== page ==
Some years ago—more than a decade now—we had a colloquium on Socrates at NYU, and I remember one guest speaker saying that he thought it was understandable—not to say excusable, but understandable—that many Athenians saw Socrates as a threat to the democracy, thus accounting for his sentence. This sentiment plays for a laugh in the world premier of Tim Blake Nelson’s Socrates, when the character remarks that more have voted for his death than for his conviction. A detail of the trial found in Diogenes Laertius [II, 42], it is of a kind with the dramatic license Nelson takes with his major sources—Plato’s Apology, Crito, Gorgias, Meno, Phaedo, and Symposium—for a dramatization of Socrates’ trial and execution.
The story is told in flash-back to a “boy” (credited as such, but a freeborn youth, later revealed in the close of the frame narrative to be the author of the opening lines of the Nicomachean Ethics) newly arrived at Athens to study with Plato. After a dramatic reimagining of Alcibiades’ speech in Plato’s Symposium, the device of the flash-back allows the drama to unfold in a straight chronological retelling of Socrates’ trial (in act one), and imprisonment and death (in act two). Director Doug Hughes seems clearly inspired by Jacques Louis David’s 1787 painting The Death of Socrates in staging this tableau. The realism of his on-stage hemlock poisoning removes any doubt that the Nietzsche of Birth of Tragedy would denounce the scene as decadence.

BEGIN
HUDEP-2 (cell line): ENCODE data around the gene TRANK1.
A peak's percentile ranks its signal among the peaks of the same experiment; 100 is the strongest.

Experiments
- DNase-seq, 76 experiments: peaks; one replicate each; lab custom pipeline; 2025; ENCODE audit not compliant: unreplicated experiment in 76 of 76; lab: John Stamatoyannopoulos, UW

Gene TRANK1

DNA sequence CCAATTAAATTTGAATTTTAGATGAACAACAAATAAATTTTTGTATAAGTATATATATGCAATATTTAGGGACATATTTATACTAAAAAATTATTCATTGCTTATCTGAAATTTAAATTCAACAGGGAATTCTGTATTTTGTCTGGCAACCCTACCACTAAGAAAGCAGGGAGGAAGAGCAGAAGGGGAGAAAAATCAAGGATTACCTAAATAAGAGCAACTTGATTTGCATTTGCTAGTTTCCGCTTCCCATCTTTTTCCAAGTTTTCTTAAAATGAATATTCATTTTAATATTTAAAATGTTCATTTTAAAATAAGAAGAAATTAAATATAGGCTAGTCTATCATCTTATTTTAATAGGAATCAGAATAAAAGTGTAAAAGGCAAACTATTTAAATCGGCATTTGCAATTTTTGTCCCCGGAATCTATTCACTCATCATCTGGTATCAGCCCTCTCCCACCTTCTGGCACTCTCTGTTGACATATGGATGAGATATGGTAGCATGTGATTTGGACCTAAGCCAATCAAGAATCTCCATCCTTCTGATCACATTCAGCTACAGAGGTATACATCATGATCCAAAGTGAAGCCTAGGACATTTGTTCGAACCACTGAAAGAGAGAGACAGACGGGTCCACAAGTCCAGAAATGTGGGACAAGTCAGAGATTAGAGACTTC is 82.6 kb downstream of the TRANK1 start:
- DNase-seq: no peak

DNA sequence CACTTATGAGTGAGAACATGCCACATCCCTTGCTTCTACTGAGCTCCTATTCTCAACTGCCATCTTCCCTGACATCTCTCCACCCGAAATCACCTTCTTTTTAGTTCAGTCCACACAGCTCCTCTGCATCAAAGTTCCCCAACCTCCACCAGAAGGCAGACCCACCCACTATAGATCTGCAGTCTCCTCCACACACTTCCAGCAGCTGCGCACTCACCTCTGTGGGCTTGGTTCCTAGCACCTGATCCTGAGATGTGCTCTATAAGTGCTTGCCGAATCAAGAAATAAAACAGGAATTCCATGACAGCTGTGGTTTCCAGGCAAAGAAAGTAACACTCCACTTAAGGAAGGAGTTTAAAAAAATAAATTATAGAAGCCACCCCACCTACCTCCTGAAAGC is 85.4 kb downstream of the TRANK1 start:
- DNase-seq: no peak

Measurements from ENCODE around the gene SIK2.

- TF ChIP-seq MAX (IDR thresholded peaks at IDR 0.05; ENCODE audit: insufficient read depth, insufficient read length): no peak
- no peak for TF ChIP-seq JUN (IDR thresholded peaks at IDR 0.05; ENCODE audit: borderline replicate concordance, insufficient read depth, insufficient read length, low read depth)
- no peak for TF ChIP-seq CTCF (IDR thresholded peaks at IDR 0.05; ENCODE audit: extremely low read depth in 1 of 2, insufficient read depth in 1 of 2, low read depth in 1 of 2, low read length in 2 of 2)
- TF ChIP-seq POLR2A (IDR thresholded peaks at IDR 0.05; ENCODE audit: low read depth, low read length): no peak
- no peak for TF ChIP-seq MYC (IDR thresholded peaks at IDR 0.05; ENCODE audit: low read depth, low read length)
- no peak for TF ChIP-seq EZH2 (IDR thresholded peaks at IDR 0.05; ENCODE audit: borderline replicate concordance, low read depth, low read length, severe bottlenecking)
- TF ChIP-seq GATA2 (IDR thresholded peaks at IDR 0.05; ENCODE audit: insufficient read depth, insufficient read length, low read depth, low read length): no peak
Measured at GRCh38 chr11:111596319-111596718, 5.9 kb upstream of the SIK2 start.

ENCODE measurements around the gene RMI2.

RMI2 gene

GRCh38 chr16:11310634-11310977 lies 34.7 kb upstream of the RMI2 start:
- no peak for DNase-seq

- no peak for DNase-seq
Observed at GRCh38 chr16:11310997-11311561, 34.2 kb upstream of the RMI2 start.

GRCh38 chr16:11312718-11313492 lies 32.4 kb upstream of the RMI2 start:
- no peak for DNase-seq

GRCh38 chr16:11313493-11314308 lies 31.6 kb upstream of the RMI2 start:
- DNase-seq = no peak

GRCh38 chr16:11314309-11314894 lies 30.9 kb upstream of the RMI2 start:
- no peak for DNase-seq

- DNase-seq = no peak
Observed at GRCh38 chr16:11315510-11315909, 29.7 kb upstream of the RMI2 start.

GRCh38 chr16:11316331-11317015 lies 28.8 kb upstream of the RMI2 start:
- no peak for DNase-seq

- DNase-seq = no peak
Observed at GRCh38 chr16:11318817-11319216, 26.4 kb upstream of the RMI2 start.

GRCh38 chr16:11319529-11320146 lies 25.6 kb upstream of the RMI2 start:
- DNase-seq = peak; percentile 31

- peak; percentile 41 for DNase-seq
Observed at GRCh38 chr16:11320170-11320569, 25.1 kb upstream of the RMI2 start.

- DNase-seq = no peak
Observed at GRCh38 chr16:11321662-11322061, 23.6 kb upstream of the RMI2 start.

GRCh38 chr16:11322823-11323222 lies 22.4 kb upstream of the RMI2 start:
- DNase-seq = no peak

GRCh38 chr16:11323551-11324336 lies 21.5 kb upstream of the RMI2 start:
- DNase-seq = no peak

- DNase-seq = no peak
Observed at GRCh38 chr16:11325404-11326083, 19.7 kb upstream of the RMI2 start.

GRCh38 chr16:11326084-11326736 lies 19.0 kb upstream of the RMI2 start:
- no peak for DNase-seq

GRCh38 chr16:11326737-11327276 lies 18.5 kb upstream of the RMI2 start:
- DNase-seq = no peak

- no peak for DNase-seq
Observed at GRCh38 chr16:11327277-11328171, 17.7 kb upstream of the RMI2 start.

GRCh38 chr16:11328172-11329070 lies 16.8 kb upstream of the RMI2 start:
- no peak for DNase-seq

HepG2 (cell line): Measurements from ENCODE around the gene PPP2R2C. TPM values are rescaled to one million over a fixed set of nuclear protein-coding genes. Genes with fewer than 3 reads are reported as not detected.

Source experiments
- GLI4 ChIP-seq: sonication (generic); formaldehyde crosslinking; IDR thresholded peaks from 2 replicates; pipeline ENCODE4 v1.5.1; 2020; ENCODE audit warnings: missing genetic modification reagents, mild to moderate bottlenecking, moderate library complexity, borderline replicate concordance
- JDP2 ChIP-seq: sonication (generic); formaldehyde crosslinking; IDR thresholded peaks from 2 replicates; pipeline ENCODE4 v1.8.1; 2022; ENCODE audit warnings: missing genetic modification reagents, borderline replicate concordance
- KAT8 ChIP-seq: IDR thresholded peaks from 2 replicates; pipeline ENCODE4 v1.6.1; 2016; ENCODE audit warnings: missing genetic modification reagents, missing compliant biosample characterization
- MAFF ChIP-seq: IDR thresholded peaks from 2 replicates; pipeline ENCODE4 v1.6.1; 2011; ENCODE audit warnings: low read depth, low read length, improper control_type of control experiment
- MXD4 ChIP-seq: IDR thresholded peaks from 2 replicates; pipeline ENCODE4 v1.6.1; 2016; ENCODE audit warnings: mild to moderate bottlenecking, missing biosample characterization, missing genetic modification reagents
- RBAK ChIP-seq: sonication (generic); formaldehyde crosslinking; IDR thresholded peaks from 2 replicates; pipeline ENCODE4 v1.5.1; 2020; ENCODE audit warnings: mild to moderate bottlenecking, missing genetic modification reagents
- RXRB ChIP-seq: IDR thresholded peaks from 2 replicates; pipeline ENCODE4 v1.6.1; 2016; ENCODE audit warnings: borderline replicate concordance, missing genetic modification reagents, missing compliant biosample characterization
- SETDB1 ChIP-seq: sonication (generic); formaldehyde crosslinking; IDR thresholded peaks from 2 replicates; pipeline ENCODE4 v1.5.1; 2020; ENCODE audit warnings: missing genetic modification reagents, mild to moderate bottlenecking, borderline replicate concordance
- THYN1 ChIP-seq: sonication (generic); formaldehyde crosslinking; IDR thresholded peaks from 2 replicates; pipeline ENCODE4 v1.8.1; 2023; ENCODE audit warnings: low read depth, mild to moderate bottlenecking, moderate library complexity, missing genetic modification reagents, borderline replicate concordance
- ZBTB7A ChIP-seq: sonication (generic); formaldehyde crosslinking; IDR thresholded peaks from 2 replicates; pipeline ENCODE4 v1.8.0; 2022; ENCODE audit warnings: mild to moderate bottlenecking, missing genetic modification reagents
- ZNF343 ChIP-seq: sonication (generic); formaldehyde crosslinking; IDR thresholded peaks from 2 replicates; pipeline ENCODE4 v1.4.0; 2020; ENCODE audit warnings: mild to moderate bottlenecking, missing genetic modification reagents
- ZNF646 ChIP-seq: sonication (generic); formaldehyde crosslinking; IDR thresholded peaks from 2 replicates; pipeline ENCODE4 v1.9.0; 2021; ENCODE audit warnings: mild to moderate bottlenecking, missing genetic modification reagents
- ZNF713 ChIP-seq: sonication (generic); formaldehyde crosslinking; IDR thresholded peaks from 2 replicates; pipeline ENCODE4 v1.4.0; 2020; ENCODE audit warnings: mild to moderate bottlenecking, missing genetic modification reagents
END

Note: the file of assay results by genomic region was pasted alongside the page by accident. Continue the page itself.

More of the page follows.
Produced as a part of the Onassis Festival 2019: Democracy is Coming, the play is a hit, with its original run having been extended—despite the Times finding it a bit long and talky.1 The production is notable for its racially inclusive casting and sympathetic portrayal of Xanthippe. While it sticks close to its sources and does not engage with the most recent scholarship in Socratic studies, the script is remarkable for its portrayal of Plato as an author troubled by the artistic and moral responsibilities of his decision to write Socratic discourses. For its part, the audience was less interested in such issues or the coups de théâtre than in the resonances with contemporary U.S. politics.
No word yet on whether Socrates will reprise his role in the new Bill and Ted’s Excellent Adventure.
1. Laura Collins-Hughes, New York Times, April 16, 2019.